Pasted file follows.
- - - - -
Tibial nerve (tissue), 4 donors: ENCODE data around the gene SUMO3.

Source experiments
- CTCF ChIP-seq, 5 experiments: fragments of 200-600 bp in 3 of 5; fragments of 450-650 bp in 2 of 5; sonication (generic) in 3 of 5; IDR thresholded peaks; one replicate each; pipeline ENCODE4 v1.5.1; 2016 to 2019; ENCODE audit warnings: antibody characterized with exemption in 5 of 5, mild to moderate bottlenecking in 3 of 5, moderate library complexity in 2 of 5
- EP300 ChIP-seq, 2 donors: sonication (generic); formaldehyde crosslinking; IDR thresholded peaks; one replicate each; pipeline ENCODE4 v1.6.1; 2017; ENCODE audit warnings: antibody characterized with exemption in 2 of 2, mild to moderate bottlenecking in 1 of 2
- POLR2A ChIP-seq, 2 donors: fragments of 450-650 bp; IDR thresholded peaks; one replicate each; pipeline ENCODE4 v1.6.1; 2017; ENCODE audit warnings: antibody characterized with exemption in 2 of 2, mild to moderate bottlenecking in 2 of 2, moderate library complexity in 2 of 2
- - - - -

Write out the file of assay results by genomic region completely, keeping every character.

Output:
Tibial nerve (tissue), 4 donors: ENCODE data around the gene SUMO3.

Source experiments
- CTCF ChIP-seq, 5 experiments: fragments of 200-600 bp in 3 of 5; fragments of 450-650 bp in 2 of 5; sonication (generic) in 3 of 5; IDR thresholded peaks; one replicate each; pipeline ENCODE4 v1.5.1; 2016 to 2019; ENCODE audit warnings: antibody characterized with exemption in 5 of 5, mild to moderate bottlenecking in 3 of 5, moderate library complexity in 2 of 5
- EP300 ChIP-seq, 2 donors: sonication (generic); formaldehyde crosslinking; IDR thresholded peaks; one replicate each; pipeline ENCODE4 v1.6.1; 2017; ENCODE audit warnings: antibody characterized with exemption in 2 of 2, mild to moderate bottlenecking in 1 of 2
- POLR2A ChIP-seq, 2 donors: fragments of 450-650 bp; IDR thresholded peaks; one replicate each; pipeline ENCODE4 v1.6.1; 2017; ENCODE audit warnings: antibody characterized with exemption in 2 of 2, mild to moderate bottlenecking in 2 of 2, moderate library complexity in 2 of 2